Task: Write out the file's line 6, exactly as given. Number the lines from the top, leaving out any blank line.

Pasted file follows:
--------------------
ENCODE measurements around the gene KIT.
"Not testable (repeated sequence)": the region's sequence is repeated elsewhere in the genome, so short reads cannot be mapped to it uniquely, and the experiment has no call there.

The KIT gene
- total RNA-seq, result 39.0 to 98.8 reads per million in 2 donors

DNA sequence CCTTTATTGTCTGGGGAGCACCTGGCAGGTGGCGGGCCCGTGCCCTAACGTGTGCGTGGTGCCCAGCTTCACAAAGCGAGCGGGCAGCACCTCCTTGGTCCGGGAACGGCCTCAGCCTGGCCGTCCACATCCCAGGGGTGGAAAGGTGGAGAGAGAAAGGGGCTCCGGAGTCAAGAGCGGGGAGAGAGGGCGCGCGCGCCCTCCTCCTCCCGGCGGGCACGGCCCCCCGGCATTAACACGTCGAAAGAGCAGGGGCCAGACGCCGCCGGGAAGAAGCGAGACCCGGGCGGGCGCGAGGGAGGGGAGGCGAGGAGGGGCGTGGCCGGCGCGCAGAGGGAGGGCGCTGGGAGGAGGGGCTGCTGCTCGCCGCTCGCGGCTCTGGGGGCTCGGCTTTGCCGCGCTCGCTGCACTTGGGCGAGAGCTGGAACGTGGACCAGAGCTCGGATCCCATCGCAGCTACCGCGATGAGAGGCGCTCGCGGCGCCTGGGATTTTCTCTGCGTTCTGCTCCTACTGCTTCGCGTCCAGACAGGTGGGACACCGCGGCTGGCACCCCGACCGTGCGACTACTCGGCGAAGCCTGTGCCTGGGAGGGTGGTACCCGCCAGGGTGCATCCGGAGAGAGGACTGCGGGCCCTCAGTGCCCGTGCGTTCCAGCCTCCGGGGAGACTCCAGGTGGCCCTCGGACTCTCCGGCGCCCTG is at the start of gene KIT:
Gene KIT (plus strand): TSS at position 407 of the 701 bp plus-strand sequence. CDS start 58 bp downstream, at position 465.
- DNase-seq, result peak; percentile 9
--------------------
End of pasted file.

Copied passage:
Gene KIT (plus strand): TSS at position 407 of the 701 bp plus-strand sequence. CDS start 58 bp downstream, at position 465.